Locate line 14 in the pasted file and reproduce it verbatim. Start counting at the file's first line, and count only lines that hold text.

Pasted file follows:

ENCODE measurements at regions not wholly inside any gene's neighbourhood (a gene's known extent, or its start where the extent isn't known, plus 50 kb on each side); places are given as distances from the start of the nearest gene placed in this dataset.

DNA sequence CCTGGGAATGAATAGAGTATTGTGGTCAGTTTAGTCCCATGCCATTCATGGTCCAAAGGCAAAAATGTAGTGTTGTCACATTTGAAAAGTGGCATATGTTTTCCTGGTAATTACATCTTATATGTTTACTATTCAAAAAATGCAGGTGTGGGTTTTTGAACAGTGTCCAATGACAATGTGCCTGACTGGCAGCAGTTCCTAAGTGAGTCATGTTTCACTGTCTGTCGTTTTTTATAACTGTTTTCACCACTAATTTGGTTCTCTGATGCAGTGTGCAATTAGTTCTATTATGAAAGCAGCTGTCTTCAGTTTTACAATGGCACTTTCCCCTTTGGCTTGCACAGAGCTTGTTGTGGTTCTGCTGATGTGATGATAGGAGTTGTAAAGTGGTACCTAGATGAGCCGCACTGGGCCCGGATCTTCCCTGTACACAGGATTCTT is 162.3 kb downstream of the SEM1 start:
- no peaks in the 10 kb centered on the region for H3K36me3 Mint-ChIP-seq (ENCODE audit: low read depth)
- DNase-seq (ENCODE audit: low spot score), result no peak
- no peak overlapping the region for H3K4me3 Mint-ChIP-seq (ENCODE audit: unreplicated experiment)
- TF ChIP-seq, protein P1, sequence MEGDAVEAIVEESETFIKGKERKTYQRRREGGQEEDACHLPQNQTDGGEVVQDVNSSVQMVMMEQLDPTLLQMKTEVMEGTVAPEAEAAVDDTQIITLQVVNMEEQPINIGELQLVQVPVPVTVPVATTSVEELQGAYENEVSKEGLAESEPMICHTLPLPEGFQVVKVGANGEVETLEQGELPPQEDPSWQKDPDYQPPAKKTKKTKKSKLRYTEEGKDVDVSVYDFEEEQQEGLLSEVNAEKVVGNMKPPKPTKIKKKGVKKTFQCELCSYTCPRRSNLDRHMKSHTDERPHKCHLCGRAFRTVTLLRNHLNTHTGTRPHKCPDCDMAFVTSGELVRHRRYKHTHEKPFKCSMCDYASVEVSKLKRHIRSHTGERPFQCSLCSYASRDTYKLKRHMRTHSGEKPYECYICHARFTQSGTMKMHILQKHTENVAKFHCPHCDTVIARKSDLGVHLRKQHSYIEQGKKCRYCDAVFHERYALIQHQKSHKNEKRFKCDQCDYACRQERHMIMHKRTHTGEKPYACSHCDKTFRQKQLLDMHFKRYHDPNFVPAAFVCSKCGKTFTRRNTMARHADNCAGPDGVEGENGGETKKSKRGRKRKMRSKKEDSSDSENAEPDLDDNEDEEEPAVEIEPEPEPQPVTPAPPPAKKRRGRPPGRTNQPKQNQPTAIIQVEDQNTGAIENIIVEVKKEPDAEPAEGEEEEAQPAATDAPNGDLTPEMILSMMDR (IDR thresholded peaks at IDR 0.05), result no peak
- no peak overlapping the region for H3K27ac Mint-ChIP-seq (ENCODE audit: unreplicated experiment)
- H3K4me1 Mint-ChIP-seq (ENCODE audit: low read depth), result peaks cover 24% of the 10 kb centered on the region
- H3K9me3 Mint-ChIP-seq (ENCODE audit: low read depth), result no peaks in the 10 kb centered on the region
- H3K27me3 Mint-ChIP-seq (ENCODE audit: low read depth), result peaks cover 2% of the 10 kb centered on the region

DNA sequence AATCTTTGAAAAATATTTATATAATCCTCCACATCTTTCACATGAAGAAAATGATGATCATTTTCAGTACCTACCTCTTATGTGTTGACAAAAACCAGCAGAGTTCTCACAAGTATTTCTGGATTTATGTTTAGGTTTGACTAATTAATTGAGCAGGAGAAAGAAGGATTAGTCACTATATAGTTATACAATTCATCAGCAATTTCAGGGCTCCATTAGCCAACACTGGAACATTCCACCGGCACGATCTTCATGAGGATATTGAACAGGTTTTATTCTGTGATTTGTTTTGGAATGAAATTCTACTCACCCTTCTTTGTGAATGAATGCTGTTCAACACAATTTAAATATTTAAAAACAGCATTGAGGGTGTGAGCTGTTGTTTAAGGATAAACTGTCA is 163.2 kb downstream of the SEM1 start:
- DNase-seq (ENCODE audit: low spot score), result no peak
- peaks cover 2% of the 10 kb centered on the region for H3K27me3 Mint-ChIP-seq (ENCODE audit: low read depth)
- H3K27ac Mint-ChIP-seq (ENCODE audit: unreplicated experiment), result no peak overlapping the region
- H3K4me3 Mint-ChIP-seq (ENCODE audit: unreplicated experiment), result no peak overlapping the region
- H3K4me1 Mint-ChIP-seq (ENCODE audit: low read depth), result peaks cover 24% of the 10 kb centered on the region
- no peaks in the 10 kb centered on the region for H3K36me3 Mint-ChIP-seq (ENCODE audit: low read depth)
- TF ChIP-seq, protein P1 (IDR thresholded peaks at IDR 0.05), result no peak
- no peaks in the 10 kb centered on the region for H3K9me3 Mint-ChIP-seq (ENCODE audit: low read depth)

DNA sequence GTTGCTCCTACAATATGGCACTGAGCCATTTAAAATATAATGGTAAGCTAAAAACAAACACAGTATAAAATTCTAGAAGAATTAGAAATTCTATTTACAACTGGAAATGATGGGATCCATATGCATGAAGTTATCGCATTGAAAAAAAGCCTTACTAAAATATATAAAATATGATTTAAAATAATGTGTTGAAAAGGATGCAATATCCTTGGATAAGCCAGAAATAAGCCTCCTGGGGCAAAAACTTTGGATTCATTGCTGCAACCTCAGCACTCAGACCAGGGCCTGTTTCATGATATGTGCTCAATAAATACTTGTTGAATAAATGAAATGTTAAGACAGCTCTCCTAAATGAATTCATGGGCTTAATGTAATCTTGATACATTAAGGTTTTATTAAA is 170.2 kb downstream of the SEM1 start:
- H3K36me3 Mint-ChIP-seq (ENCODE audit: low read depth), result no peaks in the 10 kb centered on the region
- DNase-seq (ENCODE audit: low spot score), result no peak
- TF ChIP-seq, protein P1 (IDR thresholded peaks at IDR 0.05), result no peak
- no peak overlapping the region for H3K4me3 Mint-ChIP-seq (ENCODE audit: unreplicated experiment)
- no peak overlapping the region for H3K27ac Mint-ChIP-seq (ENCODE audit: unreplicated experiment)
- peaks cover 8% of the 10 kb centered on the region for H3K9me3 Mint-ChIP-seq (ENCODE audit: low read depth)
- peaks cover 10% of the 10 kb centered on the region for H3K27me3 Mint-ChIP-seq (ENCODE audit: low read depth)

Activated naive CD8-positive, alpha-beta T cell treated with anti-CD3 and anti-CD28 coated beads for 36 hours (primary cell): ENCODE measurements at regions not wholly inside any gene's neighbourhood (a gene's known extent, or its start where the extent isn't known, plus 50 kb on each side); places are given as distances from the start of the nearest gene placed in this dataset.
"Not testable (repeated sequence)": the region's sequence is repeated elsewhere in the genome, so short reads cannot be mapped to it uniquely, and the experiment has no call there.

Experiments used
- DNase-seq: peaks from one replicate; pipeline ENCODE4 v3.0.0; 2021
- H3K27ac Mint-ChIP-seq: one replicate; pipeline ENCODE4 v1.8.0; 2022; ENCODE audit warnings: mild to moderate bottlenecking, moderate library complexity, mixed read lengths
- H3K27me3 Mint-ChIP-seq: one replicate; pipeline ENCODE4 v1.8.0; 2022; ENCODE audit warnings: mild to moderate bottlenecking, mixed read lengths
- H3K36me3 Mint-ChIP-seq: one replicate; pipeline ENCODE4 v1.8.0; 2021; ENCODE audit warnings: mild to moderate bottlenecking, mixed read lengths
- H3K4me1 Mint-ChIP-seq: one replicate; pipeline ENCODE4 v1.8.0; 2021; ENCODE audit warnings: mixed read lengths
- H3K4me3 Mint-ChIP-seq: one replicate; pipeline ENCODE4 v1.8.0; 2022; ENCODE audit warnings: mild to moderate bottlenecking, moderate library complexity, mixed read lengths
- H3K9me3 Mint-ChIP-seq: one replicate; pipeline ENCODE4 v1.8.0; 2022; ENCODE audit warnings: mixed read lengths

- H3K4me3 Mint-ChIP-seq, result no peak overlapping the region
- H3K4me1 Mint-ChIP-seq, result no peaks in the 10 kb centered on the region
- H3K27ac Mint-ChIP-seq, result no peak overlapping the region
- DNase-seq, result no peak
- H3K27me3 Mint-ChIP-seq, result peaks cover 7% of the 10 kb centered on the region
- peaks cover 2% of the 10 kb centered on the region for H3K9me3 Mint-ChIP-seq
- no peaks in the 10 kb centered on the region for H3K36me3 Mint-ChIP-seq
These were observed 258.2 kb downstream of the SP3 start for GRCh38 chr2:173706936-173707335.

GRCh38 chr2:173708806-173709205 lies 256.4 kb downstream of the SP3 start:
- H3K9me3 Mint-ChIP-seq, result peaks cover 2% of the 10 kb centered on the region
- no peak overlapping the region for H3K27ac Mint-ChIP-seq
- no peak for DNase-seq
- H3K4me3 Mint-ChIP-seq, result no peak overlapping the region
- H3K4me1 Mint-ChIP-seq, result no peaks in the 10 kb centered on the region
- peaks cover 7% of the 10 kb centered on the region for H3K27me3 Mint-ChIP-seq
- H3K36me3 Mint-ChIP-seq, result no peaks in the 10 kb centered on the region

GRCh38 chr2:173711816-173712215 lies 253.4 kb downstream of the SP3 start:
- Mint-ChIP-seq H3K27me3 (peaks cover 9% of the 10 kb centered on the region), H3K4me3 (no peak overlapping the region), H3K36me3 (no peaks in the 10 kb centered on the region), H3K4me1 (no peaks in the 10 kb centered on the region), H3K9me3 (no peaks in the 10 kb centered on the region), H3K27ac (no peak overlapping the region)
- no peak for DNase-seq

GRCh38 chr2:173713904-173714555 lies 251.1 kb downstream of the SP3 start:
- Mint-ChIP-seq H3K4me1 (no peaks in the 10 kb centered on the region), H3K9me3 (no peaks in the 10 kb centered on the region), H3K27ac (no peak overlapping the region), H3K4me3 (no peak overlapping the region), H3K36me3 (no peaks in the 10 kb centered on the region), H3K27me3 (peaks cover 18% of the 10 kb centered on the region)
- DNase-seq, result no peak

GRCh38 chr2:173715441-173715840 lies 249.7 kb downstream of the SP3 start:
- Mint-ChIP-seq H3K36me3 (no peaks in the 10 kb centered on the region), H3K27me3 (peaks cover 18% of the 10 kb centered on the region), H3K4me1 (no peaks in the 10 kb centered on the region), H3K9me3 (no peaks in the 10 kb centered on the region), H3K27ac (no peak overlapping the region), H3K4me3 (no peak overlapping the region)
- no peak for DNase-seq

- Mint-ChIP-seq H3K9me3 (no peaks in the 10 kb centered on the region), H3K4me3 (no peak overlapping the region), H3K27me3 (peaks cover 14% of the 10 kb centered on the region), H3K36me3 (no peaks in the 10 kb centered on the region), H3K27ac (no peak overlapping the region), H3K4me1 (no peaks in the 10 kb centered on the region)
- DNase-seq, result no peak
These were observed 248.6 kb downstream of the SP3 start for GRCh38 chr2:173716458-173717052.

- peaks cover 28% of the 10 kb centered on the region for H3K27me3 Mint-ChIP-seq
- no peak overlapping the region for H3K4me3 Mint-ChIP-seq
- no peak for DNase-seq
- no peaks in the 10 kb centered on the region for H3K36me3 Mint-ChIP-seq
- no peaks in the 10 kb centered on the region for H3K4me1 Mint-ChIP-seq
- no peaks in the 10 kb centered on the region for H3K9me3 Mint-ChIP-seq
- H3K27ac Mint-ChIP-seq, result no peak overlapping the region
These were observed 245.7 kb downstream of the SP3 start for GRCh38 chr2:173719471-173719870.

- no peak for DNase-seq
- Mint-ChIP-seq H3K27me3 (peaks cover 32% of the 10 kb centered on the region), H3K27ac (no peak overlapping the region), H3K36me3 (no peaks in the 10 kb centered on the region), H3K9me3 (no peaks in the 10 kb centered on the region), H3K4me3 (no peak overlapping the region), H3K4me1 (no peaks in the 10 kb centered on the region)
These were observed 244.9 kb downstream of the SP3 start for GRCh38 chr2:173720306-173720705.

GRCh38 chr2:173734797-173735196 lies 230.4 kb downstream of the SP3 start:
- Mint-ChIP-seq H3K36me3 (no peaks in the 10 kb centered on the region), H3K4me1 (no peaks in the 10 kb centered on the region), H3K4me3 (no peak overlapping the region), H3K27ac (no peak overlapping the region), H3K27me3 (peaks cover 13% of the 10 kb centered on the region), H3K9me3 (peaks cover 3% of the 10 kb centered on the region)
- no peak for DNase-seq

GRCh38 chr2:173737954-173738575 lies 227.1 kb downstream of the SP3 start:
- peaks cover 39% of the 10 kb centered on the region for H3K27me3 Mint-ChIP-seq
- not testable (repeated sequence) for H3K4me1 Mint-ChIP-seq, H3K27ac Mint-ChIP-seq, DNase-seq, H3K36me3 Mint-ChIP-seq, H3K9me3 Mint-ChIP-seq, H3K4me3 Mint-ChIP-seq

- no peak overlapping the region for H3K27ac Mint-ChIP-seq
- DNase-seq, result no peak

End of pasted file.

- H3K27ac Mint-ChIP-seq (ENCODE audit: unreplicated experiment), result no peak overlapping the region